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Swiss Prosecutors Charge Al-Khelaifi in FIFA Bribery Case

Paris Saint-Germain president Nasser al-Khelaifi was charged Thursday by Swiss federal prosecutors in connection with a wider bribery investigation linked to FIFA and World Cup television rights.

GENEVA (AP) — Paris Saint-Germain president Nasser al-Khelaifi was charged Thursday by Swiss federal prosecutors in connection with a wider bribery investigation linked to FIFA and World Cup television rights.

The office of Switzerland's attorney general filed an indictment charging Al-Khelaifi with inciting former FIFA secretary general Jerome Valcke "to commit aggravated criminal mismanagement."

The Qatari soccer and television executive, however, no longer faces an accusation of bribery. Following a three-year investigation, FIFA reached an"unspecified'amicable agreement'" with Al-Khelaifi last month, prosecutors said, to drop its criminal complaint relating to the awarding of 2026 and 2030 World Cup rights to Qatari broadcaster BeIN Sports.

Al-Khelaifiis the head of Doha-based BeIN Sports and also a member of the UEFA executive committee. FIFA declined to comment on the specifics of its confidential deal with him.

Al-Khelaifi was indicted for his alleged part in providing Valcke — who had influence over the awarding of World Cup rights until being removed from office in 2015 — with use of a luxury villa in Sardinia without paying rent valued at up to $1.94 million.

"As I have said vehemently and repeatedly for three years, the charges have not — and have never had — any basis whatsoever, either in fact or law," Al-Khelaifi said in a statement Thursday.

Valcke was charged with accepting bribes, "several counts of aggravated criminal mismanagement … and falsification of documents."

For the first time in the five-year investigation of FIFA business, Swiss prosecutors revealed that they believe Valcke received kickbacks totaling $1.35 million to steer World Cup rights toward favored broadcasters in Italy and Greece.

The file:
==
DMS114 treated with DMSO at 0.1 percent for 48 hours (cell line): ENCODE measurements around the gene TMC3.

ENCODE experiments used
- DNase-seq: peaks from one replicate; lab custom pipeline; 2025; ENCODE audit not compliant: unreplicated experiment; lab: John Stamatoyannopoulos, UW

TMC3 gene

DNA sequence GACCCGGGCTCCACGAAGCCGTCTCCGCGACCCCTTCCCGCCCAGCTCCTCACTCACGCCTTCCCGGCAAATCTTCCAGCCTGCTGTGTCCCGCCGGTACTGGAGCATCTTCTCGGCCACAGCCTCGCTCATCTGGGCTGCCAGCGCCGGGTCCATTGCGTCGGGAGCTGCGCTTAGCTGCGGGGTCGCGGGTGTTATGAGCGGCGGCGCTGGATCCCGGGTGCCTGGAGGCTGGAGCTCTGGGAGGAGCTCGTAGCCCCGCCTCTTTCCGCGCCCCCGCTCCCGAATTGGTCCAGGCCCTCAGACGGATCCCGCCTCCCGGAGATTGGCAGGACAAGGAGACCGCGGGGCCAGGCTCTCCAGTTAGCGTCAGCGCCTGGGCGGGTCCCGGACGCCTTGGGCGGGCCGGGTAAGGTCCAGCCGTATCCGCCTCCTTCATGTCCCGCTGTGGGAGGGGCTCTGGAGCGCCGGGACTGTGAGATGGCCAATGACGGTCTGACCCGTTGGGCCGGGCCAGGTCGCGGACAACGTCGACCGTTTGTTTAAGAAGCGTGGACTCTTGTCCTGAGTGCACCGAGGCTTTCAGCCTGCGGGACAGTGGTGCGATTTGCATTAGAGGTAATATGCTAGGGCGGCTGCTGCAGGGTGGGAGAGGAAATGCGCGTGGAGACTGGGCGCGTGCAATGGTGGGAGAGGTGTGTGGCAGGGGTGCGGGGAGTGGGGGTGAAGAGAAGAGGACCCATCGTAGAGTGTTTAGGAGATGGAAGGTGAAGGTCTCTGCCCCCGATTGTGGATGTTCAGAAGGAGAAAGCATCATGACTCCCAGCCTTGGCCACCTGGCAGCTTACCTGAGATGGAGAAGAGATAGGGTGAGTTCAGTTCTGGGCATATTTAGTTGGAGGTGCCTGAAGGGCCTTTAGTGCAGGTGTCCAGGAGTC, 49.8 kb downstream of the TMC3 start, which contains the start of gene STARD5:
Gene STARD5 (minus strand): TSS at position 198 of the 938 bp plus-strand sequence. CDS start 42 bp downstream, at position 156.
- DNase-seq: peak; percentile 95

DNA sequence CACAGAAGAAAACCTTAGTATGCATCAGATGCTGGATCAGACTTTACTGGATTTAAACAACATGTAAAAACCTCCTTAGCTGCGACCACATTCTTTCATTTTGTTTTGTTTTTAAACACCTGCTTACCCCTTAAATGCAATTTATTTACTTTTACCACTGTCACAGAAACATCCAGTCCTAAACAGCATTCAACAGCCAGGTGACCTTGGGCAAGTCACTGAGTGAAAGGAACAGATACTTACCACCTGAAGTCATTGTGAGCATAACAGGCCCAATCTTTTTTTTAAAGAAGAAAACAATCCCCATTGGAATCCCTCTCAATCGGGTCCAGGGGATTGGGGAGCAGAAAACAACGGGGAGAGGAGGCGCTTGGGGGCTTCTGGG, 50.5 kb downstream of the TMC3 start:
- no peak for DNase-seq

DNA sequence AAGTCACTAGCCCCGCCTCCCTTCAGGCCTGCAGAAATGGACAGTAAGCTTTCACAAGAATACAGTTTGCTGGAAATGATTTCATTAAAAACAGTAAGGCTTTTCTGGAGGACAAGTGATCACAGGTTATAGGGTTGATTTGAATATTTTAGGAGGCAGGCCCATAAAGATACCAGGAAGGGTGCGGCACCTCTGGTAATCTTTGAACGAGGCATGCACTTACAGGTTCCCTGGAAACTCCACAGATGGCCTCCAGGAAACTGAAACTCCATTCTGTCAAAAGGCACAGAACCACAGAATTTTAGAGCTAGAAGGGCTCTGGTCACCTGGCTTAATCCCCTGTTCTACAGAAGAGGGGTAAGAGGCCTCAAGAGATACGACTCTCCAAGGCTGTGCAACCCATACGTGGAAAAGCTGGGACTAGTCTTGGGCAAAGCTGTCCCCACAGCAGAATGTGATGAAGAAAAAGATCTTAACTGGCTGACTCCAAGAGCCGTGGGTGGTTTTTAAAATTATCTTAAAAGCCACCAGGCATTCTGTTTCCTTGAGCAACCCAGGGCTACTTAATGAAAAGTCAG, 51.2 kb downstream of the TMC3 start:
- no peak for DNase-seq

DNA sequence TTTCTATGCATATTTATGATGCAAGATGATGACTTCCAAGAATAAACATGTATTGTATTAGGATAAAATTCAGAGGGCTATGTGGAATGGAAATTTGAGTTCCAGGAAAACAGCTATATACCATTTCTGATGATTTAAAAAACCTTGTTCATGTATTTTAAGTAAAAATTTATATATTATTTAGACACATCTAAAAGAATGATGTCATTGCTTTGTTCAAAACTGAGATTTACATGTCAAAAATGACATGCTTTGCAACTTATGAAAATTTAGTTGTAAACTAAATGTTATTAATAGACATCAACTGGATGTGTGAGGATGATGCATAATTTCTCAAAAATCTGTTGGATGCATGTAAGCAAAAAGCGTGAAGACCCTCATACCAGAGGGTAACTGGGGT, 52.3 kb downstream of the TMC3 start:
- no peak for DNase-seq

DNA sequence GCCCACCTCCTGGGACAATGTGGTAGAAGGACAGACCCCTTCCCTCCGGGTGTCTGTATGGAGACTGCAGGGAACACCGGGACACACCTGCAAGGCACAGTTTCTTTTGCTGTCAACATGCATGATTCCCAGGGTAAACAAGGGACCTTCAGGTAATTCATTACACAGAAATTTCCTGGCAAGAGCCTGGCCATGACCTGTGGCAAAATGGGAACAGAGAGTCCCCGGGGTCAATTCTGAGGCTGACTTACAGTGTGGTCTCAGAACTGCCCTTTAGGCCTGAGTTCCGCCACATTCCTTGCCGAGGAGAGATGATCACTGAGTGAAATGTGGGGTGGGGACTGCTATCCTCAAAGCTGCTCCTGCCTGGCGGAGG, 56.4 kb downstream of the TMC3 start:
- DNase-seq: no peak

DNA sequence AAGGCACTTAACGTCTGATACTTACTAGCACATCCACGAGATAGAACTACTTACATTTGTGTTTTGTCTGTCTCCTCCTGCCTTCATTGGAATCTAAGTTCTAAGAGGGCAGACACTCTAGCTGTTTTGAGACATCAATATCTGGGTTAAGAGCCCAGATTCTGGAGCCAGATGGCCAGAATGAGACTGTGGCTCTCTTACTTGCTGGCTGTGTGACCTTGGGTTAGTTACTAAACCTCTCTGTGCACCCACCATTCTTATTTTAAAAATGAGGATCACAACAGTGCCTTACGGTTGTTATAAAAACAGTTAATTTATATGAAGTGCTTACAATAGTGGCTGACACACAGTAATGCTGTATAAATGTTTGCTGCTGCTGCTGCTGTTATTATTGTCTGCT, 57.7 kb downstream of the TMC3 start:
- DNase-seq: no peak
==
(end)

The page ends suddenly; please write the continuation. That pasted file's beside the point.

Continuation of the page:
A third person who was not identified was charged with bribery over those payments and also for incitement to commit aggravated criminal mismanagement by Valcke,who was FIFA's top administrator for eight years from 2007. It is unclear why the third accused person has not been identified.

Al-Khelaifi was appointed to the UEFA executive committee, representing European soccer clubs, one year ago despite being implicated in the bribery case. He is also an influential board member of the European Club Association, which is seeking to drive reforms in the Champions League favored by elite clubs such as French champion PSG.

UEFA declined comment Thursday about the possibility that Al-Khelaifi could be provisionally suspended before an executive committee meeting in Amsterdam on March 2.

Al-Khelaifi previously denied wrongdoing after being questioned by Swiss federal authorities in October 2017 and again last December in connection with criminal proceedings opened three years ago. He has also been implicated in a separate corruption investigation  by French prosecutors that is linked to Qatar seeking hosting rights for the track and field world championships. Doha hosted the 2019 edition.

In his statement, Al-Khelaifi said there was a "seemingly relentless agenda to smear my reputation in the media."

"For that reason, I have requested the relevant Swiss authorities to open a criminal enquiry into the conduct of the investigation," he said.

The investigation in Switzerland began in November 2014 when FIFA, under then-president Sepp Blatter, filed a criminal complaint about suspected money laundering linked to the 2018 and 2022 World Cup bidding contests, which were won by Russia and Qatar.

Swiss prosecutors then worked with United States federal investigators on connected but separate sweeping investigations. They were unsealed in May 2015 with early morning arrests of soccer officials at hotels in Zurich two days before Blatter was re-elected.

Within days, Blatter announced his plan to resign. Three months later, long-time right-hand man Valcke was suspended from duty for suspected financial wrongdoing and excessive use of private jets. The former TV presenter from France was later banned by FIFA from all soccer duty for 10 years.

"The investigations revealed that Valcke had received undue advantages from both co-accused" and did not report them to FIFA, Swiss prosecutors said Thursday.

Valcke was refunded $540,000 from a third party for the down payment on the villa in upscale Porto Cervo, Sardinia. Prosecutors said "Al-Khelaifi had purchased the villa through a company instead of Valcke."

Valcke also received three payments to his private company, called Sportunited, which were falsely entered into accounts as loans, prosecutors said.

Swiss prosecutors have pressed ahead with their case without input from the attorney general, Michael Lauber, who was recused from the case last year. Lauber came under pressure for having two meetings in 2016 with FIFA president Gianni Infantino about the case, before it emerged they had an undeclared third meeting in 2017.

In the wider Swiss investigation, German officials from the 2006 World Cup organizing committee have also been charged over irregular payments linked to FIFA.



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